Duran Duran Trash Up Their Sound

New-wave band uses more guitar, less synthesizer on 12th album.

LOS ANGELESDuran Duran would be excused some pretensions — after all, they've been pop icons for nearly two decades, becoming as famous for their glamour as they were for their music in the '80s.

Anyone expecting some stereotypic British pomposity or posturing, though, would be disappointed when meeting the current threesome — original bandmates Simon LeBon (singer), Nick Rhodes (keyboardist) and former Frank Zappa and Missing Persons guitarist Warren Cuccurullo — who will release the album Pop Trash on June 6.

Unlike other long-running British musical partnerships — such as the Rolling Stones, who credit their longevity in part to artistic tension between Mick Jagger and Keith Richards — Duran Duran share an obvious comfort with each other. "We don't have rules about who does what," the 41-year-old Simon LeBon said. "We don't have a set way of doing it. We're open to new ideas and new ways."

The trio, who even showed up early for the interview — are sure of themselves and their music, perhaps even more so than in their early '80s heyday. Pop Trash will be their first album since 1997's Medazzaland and their 12th overall. Their 1981 self-titled debut spent more than two years on the U.K. charts and spawned the hit video "Girls on Film" (RealAudio excerpt) in the U.S.

The band was labeled as being among the "New Romantics," along with groups like Spandau Ballet, for their keyboard-driven, new-wave pop and pretty-boy appearance, which often included makeup and pirate shirts. Numerous hits followed, including "Hungry Like the Wolf" (RealAudio excerpt), "Rio" and "The Reflex."

Pop Trash Not Stale

One of the ironies of these early trendsetters is how they've managed to shun trends over the years. At the peak of their success, Duran Duran decided to wind down and venture into other projects, including the Power Station and Arcadia. Pop Trash — irony only slightly intended, Rhodes said — contains few surprises, which is not to say the band has grown stale. It's more guitar-driven, less reliant on the synthesizer and contains a mix of ballads and dance tracks.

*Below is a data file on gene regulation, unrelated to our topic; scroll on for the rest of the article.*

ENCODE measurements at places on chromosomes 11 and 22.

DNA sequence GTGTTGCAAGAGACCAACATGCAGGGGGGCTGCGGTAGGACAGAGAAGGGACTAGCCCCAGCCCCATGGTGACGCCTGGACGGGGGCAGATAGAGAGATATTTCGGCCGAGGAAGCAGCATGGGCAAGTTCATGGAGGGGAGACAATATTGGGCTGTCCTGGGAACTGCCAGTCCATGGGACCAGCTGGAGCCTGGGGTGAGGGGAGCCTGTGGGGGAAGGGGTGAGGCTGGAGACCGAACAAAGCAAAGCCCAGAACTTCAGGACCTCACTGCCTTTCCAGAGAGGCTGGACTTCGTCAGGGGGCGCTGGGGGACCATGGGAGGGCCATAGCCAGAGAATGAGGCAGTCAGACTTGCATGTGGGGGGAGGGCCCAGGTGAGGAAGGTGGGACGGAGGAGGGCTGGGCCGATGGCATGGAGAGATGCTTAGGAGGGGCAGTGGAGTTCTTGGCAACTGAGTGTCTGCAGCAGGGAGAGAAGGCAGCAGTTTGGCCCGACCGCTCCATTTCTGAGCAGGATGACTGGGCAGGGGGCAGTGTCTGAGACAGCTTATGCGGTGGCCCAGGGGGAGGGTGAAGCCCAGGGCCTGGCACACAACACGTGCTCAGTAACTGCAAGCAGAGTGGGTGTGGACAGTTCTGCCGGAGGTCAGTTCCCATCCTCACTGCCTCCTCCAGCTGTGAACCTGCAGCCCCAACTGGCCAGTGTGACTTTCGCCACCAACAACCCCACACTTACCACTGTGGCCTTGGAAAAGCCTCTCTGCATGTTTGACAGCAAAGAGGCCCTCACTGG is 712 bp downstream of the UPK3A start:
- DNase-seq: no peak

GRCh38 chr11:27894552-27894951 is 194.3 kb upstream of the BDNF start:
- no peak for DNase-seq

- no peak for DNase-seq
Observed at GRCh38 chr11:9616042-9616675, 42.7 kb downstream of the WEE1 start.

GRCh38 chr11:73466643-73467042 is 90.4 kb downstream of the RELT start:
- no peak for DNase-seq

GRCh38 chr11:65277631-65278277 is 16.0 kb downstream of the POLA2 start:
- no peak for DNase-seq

The first single, "Someone Else Not Me," has summertime-hit written on it. "It's very personal, very relatable, simple really," LeBon said. "Sometimes I think, with poetry, you can make the most profound statement with the simplest words, the words you use every day."

"Someone Else" has a bit of a Western twang — LeBon described it as "a drunken Cowboy Junkies sound — which isn't exclusive to that track. There's also a bit of a Radiohead influence on the title track, which jibes with the classic Duran Duran new-wave sound.

"We wanted strong, melodic Duran Duran songs," said the 40-year-old Rhodes. "I don't think it's radical. On this one we've really concentrated on melodies and lyrics. We set a high standard for ourselves. We've always pushed our own boundaries; we just knew where to push them to."

Rhodes has been referred to as the "keeper of the Duran flame," a label that doesn't seem to fit when witnessing the band together. "We throw it around when our fingers get burned," LeBon joked.

Just The Three Of Us

"Now it works better than ever, 'cause there's only three of us and we've all defined the things we're best at, and we know our weaknesses, too," Rhodes said. "On this album, Simon wrote some really beautiful lyrics and then dried up. I was able to step in, and Warren came up with some really beautiful music. Now it's like a jigsaw [puzzle], making our records."

The British popsters face a challenge in mounting what will undoubtedly be referred to as yet another Duran Duran comeback. "A lot of younger kids come along to our shows out of curiosity, to see what it is they're brothers and sisters, even their parents, were listening to," Rhodes said. "And they say, 'Well, they're still around. If they survived, there must be something to it,' which is great for us."

"But our music is so different to what those ears are used to," said 43-year-old Cuccurullo, who joined the band 14 years ago. "I can imagine them telling their parents, 'But Daddy, they didn't even dance.'

"I think we were pretty lucky to have grown up when we did. Music was a lot more interesting back then. We had a lot better influences to draw from. I was born in '56. I've been through all of them: Elvis, the Rolling Stones, the Beatles."

LeBon is more diplomatic when it comes to today's pop landscape, dominated by boy bands and teenage girls. Maybe it's the influence of his daughters (ages 8 and 10).

"There's obviously a massive, massive kind of hunger for that kind of act," he said. "It's designed to appeal to hormones, and it does a very good job, thank you very much. There's nothing wrong with that."